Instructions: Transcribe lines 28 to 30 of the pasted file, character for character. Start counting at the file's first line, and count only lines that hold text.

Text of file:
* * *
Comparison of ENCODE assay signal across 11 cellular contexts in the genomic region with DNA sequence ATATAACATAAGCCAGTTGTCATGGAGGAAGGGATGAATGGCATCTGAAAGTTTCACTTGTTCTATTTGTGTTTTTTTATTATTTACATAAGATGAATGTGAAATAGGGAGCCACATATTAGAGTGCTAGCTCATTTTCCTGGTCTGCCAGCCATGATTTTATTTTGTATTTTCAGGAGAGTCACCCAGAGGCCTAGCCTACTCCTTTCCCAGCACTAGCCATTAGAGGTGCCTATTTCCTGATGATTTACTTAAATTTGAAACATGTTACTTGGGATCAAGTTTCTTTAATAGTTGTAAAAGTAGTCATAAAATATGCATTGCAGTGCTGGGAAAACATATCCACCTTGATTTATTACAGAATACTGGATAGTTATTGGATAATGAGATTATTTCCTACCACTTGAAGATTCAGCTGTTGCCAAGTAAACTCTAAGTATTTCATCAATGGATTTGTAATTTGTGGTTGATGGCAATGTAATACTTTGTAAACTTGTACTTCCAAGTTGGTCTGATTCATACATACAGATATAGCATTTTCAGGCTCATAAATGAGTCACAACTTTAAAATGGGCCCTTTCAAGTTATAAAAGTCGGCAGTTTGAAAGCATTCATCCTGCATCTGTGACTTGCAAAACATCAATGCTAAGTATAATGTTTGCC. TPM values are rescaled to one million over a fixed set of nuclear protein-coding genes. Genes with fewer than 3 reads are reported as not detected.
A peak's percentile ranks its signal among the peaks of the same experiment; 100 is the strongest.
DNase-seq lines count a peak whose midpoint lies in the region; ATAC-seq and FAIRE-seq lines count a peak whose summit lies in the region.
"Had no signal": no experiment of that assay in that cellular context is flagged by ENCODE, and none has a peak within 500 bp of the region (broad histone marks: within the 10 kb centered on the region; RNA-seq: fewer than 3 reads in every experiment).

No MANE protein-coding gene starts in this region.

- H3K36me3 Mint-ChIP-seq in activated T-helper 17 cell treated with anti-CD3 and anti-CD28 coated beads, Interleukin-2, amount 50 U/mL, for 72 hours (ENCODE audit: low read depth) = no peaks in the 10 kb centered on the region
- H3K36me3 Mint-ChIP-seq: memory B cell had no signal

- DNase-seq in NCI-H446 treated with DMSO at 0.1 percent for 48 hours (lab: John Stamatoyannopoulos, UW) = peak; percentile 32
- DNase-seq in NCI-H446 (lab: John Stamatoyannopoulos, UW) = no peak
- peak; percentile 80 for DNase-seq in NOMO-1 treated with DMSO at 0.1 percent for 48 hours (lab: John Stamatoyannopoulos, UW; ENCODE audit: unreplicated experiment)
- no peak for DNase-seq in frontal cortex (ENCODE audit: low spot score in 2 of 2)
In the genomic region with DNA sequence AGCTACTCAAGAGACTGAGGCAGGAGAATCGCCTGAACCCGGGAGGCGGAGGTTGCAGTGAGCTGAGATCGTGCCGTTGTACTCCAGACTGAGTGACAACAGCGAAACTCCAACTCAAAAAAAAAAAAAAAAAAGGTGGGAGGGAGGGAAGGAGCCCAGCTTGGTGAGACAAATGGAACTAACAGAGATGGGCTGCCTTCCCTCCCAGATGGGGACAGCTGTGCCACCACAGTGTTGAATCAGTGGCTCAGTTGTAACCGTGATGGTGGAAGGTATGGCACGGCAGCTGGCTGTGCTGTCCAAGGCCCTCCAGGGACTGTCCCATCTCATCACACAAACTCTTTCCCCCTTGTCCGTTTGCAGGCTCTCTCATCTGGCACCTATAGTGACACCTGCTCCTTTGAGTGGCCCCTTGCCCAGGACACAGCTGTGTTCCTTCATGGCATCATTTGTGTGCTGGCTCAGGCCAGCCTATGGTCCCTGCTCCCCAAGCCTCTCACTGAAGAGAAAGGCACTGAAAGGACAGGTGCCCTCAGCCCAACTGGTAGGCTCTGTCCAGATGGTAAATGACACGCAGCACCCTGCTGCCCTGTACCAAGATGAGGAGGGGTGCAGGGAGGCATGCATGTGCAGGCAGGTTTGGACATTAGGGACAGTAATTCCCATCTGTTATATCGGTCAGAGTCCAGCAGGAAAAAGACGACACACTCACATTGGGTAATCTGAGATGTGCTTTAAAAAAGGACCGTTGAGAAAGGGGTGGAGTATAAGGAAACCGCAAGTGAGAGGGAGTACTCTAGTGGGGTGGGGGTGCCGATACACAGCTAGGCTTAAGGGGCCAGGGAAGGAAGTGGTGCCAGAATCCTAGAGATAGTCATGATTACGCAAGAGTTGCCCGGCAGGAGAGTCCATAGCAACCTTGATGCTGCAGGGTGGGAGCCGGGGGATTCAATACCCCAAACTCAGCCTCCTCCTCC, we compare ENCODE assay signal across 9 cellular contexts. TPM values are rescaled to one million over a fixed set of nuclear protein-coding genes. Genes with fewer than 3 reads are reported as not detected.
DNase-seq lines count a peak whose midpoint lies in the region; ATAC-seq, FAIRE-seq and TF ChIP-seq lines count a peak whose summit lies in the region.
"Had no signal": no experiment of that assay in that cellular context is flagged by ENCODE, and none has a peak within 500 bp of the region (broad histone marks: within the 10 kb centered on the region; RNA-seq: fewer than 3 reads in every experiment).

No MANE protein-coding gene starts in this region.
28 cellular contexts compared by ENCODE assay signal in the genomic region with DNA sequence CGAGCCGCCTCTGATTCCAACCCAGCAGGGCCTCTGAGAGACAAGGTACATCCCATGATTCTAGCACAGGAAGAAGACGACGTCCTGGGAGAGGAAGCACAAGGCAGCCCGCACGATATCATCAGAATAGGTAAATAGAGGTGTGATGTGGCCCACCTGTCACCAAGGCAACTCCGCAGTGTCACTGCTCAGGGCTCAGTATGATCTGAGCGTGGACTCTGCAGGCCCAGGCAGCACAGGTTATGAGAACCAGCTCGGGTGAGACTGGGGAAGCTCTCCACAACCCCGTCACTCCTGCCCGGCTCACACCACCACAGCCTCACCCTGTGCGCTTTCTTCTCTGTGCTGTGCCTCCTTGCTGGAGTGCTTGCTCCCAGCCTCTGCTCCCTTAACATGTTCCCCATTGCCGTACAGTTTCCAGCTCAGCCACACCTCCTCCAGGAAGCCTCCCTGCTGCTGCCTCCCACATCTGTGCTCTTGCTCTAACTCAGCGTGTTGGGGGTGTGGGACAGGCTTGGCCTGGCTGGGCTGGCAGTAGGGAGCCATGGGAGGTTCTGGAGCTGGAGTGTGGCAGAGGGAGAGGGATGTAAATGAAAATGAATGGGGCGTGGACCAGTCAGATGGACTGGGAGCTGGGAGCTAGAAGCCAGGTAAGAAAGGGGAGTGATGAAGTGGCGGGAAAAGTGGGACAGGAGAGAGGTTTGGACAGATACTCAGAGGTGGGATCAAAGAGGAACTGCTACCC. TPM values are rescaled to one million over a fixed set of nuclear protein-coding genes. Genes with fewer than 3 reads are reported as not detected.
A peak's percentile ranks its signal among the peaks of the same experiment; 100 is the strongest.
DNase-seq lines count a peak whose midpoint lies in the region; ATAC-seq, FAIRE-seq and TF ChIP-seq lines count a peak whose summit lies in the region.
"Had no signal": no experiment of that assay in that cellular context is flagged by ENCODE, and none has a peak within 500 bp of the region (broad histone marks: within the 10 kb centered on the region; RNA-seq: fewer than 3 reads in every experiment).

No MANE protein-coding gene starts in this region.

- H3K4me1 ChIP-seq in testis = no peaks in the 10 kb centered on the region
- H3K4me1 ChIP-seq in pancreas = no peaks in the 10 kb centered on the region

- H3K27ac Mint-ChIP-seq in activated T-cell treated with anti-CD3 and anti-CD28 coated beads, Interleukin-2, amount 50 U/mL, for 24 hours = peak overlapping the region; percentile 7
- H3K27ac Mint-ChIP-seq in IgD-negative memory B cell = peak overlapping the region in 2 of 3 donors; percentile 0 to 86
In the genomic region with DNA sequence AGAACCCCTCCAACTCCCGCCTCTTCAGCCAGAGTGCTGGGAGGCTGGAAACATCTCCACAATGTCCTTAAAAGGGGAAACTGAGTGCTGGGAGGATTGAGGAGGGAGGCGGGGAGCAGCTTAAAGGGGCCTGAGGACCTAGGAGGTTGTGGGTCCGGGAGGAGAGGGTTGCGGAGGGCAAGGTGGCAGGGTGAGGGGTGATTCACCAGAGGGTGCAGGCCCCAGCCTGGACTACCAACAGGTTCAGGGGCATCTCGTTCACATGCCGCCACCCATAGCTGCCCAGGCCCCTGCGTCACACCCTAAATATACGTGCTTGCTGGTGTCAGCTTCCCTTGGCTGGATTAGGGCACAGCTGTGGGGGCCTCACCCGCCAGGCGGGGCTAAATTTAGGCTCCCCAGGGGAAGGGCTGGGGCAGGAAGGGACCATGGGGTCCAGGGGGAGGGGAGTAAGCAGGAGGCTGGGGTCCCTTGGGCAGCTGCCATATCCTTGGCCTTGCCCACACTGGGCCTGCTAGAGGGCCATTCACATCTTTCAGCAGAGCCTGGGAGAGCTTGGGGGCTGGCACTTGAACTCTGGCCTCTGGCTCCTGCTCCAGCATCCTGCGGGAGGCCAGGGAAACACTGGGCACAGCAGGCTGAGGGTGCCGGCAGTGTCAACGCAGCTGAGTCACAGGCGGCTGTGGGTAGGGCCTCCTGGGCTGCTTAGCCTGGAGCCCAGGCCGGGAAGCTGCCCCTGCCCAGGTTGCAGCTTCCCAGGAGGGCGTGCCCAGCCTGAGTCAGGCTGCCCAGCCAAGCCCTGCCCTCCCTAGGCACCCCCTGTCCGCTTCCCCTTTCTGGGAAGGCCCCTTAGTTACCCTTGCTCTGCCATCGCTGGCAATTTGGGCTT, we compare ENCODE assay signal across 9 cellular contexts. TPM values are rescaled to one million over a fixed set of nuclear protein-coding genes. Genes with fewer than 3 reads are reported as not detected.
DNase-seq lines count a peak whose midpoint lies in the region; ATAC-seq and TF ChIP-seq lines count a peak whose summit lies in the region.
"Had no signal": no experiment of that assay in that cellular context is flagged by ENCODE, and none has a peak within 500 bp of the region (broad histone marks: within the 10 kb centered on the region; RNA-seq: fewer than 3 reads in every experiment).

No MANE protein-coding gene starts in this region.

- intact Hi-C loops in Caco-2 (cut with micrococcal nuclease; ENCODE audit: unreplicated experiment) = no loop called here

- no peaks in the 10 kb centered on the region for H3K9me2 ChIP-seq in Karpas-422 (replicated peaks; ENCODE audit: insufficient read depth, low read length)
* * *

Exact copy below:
No MANE protein-coding gene starts in this region.

- intact Hi-C loops in Caco-2 (cut with micrococcal nuclease; ENCODE audit: unreplicated experiment) = no loop called here

- no peaks in the 10 kb centered on the region for H3K9me2 ChIP-seq in Karpas-422 (replicated peaks; ENCODE audit: insufficient read depth, low read length)